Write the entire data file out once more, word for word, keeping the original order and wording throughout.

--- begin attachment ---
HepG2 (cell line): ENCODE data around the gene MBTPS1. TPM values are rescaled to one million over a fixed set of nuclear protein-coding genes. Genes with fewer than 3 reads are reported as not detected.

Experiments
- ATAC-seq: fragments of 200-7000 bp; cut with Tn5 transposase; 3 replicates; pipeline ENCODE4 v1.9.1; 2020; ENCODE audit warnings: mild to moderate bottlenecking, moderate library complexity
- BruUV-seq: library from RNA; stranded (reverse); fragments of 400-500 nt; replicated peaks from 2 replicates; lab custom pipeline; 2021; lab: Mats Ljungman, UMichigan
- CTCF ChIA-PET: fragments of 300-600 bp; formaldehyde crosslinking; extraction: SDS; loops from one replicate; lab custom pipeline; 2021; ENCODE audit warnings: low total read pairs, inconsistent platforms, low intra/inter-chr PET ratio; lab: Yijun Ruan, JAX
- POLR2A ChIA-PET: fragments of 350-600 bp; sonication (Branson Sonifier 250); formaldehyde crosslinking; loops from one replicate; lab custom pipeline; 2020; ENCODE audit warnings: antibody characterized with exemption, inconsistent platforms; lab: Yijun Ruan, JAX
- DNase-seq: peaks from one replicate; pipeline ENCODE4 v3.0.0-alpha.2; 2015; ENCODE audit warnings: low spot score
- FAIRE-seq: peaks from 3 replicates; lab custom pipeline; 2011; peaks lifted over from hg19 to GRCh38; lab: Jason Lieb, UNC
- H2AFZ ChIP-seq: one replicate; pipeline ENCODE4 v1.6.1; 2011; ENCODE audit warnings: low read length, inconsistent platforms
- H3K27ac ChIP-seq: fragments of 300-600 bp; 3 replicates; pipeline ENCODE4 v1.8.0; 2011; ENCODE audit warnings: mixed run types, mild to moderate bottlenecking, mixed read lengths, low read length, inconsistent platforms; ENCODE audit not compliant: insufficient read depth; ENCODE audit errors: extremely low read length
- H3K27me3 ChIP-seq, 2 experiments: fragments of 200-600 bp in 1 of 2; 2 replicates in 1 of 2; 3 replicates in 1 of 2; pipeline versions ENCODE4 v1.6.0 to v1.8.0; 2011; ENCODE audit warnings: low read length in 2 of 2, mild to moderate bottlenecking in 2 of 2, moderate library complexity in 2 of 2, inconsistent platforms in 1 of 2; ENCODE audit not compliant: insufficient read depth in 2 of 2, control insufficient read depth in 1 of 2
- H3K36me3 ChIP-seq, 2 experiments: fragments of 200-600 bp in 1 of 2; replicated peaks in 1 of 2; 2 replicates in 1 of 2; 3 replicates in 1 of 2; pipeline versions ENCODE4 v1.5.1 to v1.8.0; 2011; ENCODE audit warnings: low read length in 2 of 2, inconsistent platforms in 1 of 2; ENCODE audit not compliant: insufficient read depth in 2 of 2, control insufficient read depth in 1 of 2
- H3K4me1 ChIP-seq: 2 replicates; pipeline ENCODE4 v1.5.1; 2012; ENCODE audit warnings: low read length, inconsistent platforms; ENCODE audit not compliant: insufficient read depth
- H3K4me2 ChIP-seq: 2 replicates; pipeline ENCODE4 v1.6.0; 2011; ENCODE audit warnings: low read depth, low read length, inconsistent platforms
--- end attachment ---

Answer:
HepG2 (cell line): ENCODE data around the gene MBTPS1. TPM values are rescaled to one million over a fixed set of nuclear protein-coding genes. Genes with fewer than 3 reads are reported as not detected.

Experiments
- ATAC-seq: fragments of 200-7000 bp; cut with Tn5 transposase; 3 replicates; pipeline ENCODE4 v1.9.1; 2020; ENCODE audit warnings: mild to moderate bottlenecking, moderate library complexity
- BruUV-seq: library from RNA; stranded (reverse); fragments of 400-500 nt; replicated peaks from 2 replicates; lab custom pipeline; 2021; lab: Mats Ljungman, UMichigan
- CTCF ChIA-PET: fragments of 300-600 bp; formaldehyde crosslinking; extraction: SDS; loops from one replicate; lab custom pipeline; 2021; ENCODE audit warnings: low total read pairs, inconsistent platforms, low intra/inter-chr PET ratio; lab: Yijun Ruan, JAX
- POLR2A ChIA-PET: fragments of 350-600 bp; sonication (Branson Sonifier 250); formaldehyde crosslinking; loops from one replicate; lab custom pipeline; 2020; ENCODE audit warnings: antibody characterized with exemption, inconsistent platforms; lab: Yijun Ruan, JAX
- DNase-seq: peaks from one replicate; pipeline ENCODE4 v3.0.0-alpha.2; 2015; ENCODE audit warnings: low spot score
- FAIRE-seq: peaks from 3 replicates; lab custom pipeline; 2011; peaks lifted over from hg19 to GRCh38; lab: Jason Lieb, UNC
- H2AFZ ChIP-seq: one replicate; pipeline ENCODE4 v1.6.1; 2011; ENCODE audit warnings: low read length, inconsistent platforms
- H3K27ac ChIP-seq: fragments of 300-600 bp; 3 replicates; pipeline ENCODE4 v1.8.0; 2011; ENCODE audit warnings: mixed run types, mild to moderate bottlenecking, mixed read lengths, low read length, inconsistent platforms; ENCODE audit not compliant: insufficient read depth; ENCODE audit errors: extremely low read length
- H3K27me3 ChIP-seq, 2 experiments: fragments of 200-600 bp in 1 of 2; 2 replicates in 1 of 2; 3 replicates in 1 of 2; pipeline versions ENCODE4 v1.6.0 to v1.8.0; 2011; ENCODE audit warnings: low read length in 2 of 2, mild to moderate bottlenecking in 2 of 2, moderate library complexity in 2 of 2, inconsistent platforms in 1 of 2; ENCODE audit not compliant: insufficient read depth in 2 of 2, control insufficient read depth in 1 of 2
- H3K36me3 ChIP-seq, 2 experiments: fragments of 200-600 bp in 1 of 2; replicated peaks in 1 of 2; 2 replicates in 1 of 2; 3 replicates in 1 of 2; pipeline versions ENCODE4 v1.5.1 to v1.8.0; 2011; ENCODE audit warnings: low read length in 2 of 2, inconsistent platforms in 1 of 2; ENCODE audit not compliant: insufficient read depth in 2 of 2, control insufficient read depth in 1 of 2
- H3K4me1 ChIP-seq: 2 replicates; pipeline ENCODE4 v1.5.1; 2012; ENCODE audit warnings: low read length, inconsistent platforms; ENCODE audit not compliant: insufficient read depth
- H3K4me2 ChIP-seq: 2 replicates; pipeline ENCODE4 v1.6.0; 2011; ENCODE audit warnings: low read depth, low read length, inconsistent platforms